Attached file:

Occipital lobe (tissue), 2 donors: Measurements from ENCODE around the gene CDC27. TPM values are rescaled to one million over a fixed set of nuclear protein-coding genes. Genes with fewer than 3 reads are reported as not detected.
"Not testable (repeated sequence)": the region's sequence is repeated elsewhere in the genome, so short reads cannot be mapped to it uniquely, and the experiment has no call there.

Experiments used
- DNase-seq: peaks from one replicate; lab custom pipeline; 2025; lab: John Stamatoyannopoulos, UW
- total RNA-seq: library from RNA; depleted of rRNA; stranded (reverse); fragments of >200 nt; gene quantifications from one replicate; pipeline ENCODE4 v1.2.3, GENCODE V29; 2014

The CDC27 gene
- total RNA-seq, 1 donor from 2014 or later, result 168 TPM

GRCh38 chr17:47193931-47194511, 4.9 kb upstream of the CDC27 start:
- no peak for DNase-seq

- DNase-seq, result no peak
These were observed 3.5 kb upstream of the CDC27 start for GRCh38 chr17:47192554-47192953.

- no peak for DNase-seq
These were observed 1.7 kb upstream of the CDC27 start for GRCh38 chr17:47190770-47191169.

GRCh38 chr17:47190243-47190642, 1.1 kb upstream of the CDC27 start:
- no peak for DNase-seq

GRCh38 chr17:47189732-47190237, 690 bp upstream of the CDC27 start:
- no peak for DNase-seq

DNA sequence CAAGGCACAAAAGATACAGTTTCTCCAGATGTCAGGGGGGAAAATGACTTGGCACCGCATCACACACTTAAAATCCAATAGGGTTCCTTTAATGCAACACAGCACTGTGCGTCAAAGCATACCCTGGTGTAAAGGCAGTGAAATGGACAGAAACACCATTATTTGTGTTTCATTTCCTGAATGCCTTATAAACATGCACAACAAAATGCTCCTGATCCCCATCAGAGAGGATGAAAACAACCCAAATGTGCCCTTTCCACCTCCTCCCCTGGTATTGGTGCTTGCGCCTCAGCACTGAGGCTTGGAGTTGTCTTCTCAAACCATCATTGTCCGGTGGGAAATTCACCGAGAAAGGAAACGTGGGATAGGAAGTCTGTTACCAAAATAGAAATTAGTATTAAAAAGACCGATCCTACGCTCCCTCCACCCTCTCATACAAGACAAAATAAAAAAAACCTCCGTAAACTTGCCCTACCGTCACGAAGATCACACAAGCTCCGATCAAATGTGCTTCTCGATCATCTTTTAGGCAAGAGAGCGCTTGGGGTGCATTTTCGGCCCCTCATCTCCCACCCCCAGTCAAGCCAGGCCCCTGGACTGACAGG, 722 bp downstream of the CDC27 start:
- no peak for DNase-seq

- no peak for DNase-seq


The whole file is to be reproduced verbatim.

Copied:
Occipital lobe (tissue), 2 donors: Measurements from ENCODE around the gene CDC27. TPM values are rescaled to one million over a fixed set of nuclear protein-coding genes. Genes with fewer than 3 reads are reported as not detected.
"Not testable (repeated sequence)": the region's sequence is repeated elsewhere in the genome, so short reads cannot be mapped to it uniquely, and the experiment has no call there.

Experiments used
- DNase-seq: peaks from one replicate; lab custom pipeline; 2025; lab: John Stamatoyannopoulos, UW
- total RNA-seq: library from RNA; depleted of rRNA; stranded (reverse); fragments of >200 nt; gene quantifications from one replicate; pipeline ENCODE4 v1.2.3, GENCODE V29; 2014

The CDC27 gene
- total RNA-seq, 1 donor from 2014 or later, result 168 TPM

GRCh38 chr17:47193931-47194511, 4.9 kb upstream of the CDC27 start:
- no peak for DNase-seq

- DNase-seq, result no peak
These were observed 3.5 kb upstream of the CDC27 start for GRCh38 chr17:47192554-47192953.

- no peak for DNase-seq
These were observed 1.7 kb upstream of the CDC27 start for GRCh38 chr17:47190770-47191169.

GRCh38 chr17:47190243-47190642, 1.1 kb upstream of the CDC27 start:
- no peak for DNase-seq

GRCh38 chr17:47189732-47190237, 690 bp upstream of the CDC27 start:
- no peak for DNase-seq

DNA sequence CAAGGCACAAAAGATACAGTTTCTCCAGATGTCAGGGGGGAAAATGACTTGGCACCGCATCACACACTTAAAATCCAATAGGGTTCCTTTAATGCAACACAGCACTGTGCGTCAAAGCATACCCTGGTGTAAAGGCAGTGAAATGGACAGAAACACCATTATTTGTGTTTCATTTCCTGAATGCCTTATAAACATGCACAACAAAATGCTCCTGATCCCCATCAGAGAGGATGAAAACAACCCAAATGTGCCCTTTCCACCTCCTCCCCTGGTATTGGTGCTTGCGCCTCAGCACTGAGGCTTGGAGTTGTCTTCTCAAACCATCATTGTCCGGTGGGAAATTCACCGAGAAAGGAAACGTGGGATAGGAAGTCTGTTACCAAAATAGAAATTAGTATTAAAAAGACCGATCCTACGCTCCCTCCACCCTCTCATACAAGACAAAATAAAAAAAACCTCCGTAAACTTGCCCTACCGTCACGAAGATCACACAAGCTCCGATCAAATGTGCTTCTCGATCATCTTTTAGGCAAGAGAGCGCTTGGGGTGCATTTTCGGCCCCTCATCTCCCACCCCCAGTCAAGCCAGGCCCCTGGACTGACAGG, 722 bp downstream of the CDC27 start:
- no peak for DNase-seq

- no peak for DNase-seq